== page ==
Being “against austerity” is nonsense

I was linked in to a graph at the weekend showing another version of a point I have made for a long time on this blog. The graph noted that UK GDP is 16% lower than it would have been if 1990-2008 growth rates had been maintained during the 2008-13 period.

It reminded me of a phrase I see frequently – people claiming to be “against austerity”. This is nonsense to start with – all successful countries are austere; one man’s austerity is another man’s efficiency, after all. It is particularly ludicrous for those on the “left” to oppose austerity – the opposite of austerity is rampant consumerism inevitably dominated by a few big multi-nationals. Austerity is a good thing – indeed, it is absolutely necessary if we aspire to live in a country where people prioritise the interests of society as a whole and not just the crazed individualism which has seen the English-speaking world become ever more selfish, ever more unequal and ever more bust. You’d think those on the “left” would care about this, but apparently we should not seek to be austere and should just continue spending stacks of money we don’t have and never earned on things no one needs and few really want…

As it happens, austerity is also necessary when it turns out you are 16% worse off than you thought – for that is what the above figure really means. It is not our current economic position which is false; the false one was the 2008 one fuelled (particularly in the British Isles) by a mad property binge which was obviously unsustainable at the time only no one thought to admit it.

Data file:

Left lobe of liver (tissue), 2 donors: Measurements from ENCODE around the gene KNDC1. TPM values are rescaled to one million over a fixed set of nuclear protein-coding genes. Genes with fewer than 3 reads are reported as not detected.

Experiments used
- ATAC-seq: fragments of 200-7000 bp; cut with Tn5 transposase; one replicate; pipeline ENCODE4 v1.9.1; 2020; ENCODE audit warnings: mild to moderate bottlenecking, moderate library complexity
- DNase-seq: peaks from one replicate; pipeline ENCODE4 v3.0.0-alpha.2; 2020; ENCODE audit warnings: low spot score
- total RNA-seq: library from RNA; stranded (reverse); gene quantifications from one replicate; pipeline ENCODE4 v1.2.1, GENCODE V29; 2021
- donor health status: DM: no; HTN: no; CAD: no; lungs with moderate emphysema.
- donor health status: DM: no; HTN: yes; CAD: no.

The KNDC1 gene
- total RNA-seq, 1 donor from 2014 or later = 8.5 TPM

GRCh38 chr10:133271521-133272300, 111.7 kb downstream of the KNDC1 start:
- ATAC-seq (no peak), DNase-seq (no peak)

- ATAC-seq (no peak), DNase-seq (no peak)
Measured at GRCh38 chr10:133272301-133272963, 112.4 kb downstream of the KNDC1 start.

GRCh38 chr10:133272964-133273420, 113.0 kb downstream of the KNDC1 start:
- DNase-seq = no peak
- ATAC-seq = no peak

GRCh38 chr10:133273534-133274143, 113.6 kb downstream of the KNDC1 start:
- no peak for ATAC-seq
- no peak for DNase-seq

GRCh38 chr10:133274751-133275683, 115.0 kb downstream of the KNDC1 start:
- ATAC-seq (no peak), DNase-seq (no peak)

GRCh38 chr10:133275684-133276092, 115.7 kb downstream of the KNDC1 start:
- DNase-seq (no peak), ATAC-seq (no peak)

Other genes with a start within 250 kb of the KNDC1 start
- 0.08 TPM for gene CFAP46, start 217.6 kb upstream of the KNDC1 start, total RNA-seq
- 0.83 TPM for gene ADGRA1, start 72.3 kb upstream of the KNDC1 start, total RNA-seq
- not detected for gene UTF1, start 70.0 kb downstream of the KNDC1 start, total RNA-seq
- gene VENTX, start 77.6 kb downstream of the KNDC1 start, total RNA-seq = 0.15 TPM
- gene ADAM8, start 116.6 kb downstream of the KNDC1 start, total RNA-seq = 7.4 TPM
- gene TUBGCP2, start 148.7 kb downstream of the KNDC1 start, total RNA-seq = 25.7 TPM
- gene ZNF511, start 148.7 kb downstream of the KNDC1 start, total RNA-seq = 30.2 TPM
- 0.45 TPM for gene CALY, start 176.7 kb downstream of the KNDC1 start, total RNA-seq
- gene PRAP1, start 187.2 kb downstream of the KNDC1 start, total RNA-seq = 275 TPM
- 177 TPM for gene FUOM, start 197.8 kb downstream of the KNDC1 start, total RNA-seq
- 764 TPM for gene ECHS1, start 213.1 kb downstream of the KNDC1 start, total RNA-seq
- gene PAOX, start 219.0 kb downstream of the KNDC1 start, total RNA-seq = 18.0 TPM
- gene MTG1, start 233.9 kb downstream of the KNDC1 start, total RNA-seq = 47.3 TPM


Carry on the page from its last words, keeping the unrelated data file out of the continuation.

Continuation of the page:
So you can’t be “against austerity” any more than you can be against the grass being green. It is time we stopped this completely false argument otherwise.

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4 thoughts on “Being “against austerity” is nonsense

  1. L.B. says:

    This raises an interesting view for me, thanks. I agree somewhat — in my house, we try to avoid frivolous spending. However I would say there is a difference between frugality and austerity, the latter being somewhat extreme.

  2. To comment on my own piece, it is interesting how many people have read the above as referring solely to governments, as opposed to society as a whole.

    As noted in the piece, successful *societies* are austere. I wrote more about that here: https://ianjamesparsley.wordpress.com/2014/07/17/real-german-lesson-say-yes-to-austerity/

  3. […] is a word which has come to be much abused, because the seeds of that financial crisis were that we had become greedy in the Western World […]

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